Amarillo, TX - Inside the courtroom, television talk show hostess Oprah Winfrey was accused of taking a $10 million bite out of beef prices, but outside hundreds of fans gathered to serenade her with kazoos and shake her hand.
Whether she was a villain or a beloved star depended on where she was.
"It's kind of unusual because, you know, I'm not here to party exactly," a bemused Winfrey said Friday outside the courthouse.
"It feels surreal to me because this is very serious what goes on during the day, and then have all these people screaming," she said, gesturing back toward the adoring fans standing behind police barricades.
The curious double life was the result of a lawsuit by a group of Texas cattlemen who charge that a 1996 Winfrey show about mad cow disease drove down cattle prices by misleading and frightening consumers.
She was accused of rattling futures markets when she vowed never to eat another hamburger after a guest said ground up cattle protein was being fed to other cattle.
Mad cow disease, or bovine spongiform encephalopathy (BSE) forced the slaughter of 1.5 million cattle in Britain and is blamed in the deaths of at least 20 people. Scientists think BSE was spread by feeding cattle body parts of sheep with a related disease, scrapie.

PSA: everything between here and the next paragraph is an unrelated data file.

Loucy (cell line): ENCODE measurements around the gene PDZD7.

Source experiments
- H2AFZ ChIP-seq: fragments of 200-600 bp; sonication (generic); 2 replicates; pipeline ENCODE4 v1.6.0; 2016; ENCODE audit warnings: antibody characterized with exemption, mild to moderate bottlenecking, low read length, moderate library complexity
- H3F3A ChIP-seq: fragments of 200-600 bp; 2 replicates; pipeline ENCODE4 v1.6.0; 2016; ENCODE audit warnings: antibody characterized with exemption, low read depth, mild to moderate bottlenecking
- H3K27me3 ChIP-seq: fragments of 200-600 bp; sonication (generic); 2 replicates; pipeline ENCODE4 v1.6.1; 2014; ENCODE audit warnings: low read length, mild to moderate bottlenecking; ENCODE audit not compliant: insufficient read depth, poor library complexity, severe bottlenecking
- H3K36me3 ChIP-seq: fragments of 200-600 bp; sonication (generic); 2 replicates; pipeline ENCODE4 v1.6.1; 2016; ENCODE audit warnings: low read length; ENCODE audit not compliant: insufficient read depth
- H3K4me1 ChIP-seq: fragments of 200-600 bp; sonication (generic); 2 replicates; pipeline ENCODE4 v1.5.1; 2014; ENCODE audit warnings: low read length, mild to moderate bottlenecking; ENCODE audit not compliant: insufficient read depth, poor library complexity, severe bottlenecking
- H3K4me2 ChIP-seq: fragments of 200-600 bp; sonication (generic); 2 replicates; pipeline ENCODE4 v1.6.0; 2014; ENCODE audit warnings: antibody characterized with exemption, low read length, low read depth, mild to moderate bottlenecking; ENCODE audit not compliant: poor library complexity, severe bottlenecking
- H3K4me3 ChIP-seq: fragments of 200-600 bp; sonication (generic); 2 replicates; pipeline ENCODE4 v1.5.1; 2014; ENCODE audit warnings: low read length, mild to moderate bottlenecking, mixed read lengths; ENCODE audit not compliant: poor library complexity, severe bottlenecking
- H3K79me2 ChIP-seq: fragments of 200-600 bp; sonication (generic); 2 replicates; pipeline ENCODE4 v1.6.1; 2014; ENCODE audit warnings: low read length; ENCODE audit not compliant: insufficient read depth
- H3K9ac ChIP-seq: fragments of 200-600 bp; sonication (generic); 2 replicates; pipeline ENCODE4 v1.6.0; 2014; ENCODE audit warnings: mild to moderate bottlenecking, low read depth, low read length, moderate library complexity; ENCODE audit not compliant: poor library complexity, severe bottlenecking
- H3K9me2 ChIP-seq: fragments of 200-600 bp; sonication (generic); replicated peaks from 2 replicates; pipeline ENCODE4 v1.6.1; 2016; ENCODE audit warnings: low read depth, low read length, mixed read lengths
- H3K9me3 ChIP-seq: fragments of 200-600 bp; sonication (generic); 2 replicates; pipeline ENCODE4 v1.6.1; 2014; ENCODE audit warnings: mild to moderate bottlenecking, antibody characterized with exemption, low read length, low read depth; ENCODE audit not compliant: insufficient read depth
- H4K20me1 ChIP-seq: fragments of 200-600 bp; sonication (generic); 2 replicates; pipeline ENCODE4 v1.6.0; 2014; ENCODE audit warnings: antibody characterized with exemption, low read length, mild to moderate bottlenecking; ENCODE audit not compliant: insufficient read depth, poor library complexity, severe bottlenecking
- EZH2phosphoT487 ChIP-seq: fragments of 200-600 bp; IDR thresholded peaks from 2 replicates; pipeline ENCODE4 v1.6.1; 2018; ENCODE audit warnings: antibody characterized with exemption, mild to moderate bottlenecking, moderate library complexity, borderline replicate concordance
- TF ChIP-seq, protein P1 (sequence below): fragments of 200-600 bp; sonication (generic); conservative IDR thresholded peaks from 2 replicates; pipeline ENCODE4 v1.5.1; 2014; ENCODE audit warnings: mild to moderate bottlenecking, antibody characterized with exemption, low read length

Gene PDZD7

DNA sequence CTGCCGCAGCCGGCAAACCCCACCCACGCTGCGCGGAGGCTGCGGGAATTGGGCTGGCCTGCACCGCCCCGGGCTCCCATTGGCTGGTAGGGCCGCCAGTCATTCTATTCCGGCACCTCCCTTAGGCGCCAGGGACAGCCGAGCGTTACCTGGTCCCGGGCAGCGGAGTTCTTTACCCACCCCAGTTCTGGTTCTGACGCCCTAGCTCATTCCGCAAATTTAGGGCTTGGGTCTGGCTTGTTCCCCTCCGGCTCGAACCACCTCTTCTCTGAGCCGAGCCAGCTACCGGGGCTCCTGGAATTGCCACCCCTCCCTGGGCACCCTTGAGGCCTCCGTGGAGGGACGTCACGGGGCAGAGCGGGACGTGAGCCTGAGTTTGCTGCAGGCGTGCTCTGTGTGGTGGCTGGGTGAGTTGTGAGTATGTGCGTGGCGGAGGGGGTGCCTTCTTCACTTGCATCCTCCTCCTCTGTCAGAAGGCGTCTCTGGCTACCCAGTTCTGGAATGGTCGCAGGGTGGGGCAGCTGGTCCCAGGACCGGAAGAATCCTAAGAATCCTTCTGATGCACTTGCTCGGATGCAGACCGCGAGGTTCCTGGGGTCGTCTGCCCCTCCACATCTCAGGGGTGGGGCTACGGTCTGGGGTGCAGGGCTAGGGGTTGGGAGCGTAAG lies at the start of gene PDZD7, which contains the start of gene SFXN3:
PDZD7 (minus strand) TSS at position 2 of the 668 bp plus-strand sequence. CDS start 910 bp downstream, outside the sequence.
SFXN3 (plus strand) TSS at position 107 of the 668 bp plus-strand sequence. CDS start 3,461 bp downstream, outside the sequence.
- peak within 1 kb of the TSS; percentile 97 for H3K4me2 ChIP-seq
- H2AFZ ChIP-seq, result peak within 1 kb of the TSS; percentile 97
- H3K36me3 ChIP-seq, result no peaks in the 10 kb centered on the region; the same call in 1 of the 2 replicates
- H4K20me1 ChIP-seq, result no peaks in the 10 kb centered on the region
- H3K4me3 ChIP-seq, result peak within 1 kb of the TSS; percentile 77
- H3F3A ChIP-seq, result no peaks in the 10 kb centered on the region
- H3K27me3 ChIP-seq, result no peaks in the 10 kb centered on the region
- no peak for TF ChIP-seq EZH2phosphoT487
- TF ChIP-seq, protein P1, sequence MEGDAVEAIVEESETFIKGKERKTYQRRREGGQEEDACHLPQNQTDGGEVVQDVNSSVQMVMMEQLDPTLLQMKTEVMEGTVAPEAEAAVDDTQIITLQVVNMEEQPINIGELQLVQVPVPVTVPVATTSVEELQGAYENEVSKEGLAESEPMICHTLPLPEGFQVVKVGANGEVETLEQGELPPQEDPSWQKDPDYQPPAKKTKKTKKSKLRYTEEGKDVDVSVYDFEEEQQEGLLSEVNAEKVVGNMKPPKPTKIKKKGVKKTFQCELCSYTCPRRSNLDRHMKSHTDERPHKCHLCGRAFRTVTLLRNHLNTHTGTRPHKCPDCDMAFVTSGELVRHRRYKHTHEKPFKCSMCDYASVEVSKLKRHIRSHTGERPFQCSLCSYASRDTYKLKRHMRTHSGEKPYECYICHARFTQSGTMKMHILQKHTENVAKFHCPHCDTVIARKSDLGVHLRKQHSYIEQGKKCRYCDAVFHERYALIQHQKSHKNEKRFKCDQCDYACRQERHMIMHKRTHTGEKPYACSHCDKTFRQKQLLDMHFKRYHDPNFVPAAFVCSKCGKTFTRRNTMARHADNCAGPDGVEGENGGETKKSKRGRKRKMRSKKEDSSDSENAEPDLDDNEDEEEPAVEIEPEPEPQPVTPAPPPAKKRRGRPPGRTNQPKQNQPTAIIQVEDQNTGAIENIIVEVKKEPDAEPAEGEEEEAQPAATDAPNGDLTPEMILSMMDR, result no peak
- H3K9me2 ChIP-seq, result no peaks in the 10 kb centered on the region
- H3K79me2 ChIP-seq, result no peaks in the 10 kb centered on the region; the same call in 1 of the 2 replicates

U.S. officials say BSE does not exist here, but last year banned the feeding of cattle protein to cattle.
Witness Bill O'Brien, head of plaintiff Texas Beef Producers, said the Winfrey show, aired on April 15, 1996, caused prices to fall by 7 cents a pound in one day.
It hammered home the message that U.S. beef was bad "with a video of cattle falling down, playing boom, boom, boom scary music in the background, sound bites of inaccurate information and Oprah over there cheerleading it on and putting her stamp of approval on all of it," he testified.
O'Brien said meat packers, after hearing about the show, started pulling out of the market in droves.
"The markets reacted to how the show was produced and how it scared people," he said. "Prior to the Oprah Winfrey show, the safety of American beef was presented as a nonevent."
Defense attorneys say the disputed show was accurate and fair and blamed the beef price drop on other factors.
Testimony was to resume on Monday.
The trial, expected to last up to a month, is the biggest test so far of "veggie libel" laws aimed at protecting agricultural producers from false claims against their products. Thirteen states, including Texas, have adopted the laws.
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